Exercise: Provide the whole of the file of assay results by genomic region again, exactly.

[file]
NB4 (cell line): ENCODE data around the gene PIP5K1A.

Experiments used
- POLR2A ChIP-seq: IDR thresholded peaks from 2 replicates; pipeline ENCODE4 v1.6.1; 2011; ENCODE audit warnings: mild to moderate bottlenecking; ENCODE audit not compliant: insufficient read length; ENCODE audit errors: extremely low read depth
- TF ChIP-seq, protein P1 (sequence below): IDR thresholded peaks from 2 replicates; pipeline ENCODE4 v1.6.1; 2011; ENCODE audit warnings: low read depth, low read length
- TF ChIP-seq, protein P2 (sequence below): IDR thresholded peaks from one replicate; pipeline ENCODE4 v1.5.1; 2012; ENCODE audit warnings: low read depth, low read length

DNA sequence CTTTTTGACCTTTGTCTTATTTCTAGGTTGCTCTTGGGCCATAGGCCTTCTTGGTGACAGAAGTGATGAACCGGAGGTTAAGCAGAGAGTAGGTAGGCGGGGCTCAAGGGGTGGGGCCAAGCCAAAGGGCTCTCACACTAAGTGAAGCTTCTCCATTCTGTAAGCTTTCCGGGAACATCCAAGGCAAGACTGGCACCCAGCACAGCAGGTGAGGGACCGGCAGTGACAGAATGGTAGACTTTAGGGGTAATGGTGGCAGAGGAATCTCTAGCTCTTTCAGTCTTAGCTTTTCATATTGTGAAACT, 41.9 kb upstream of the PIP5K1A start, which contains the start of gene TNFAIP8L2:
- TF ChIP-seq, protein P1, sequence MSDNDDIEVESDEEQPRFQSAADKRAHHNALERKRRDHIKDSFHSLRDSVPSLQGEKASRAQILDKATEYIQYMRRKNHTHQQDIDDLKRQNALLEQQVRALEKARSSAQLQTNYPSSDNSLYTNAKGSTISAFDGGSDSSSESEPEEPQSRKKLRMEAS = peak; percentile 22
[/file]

NB4 (cell line): ENCODE data around the gene PIP5K1A.

Experiments used
- POLR2A ChIP-seq: IDR thresholded peaks from 2 replicates; pipeline ENCODE4 v1.6.1; 2011; ENCODE audit warnings: mild to moderate bottlenecking; ENCODE audit not compliant: insufficient read length; ENCODE audit errors: extremely low read depth
- TF ChIP-seq, protein P1 (sequence below): IDR thresholded peaks from 2 replicates; pipeline ENCODE4 v1.6.1; 2011; ENCODE audit warnings: low read depth, low read length
- TF ChIP-seq, protein P2 (sequence below): IDR thresholded peaks from one replicate; pipeline ENCODE4 v1.5.1; 2012; ENCODE audit warnings: low read depth, low read length

DNA sequence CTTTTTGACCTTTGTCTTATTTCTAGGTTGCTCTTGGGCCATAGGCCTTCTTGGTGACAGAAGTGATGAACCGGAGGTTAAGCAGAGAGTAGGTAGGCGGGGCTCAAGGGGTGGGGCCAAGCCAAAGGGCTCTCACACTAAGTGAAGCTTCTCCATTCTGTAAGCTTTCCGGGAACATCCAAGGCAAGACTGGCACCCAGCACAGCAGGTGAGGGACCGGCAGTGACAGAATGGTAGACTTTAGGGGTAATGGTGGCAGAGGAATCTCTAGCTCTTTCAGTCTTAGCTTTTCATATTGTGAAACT, 41.9 kb upstream of the PIP5K1A start, which contains the start of gene TNFAIP8L2:
- TF ChIP-seq, protein P1, sequence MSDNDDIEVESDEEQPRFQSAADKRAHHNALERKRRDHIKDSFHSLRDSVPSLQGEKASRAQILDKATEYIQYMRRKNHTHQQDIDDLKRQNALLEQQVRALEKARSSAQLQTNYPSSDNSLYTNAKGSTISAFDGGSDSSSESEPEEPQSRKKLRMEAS = peak; percentile 22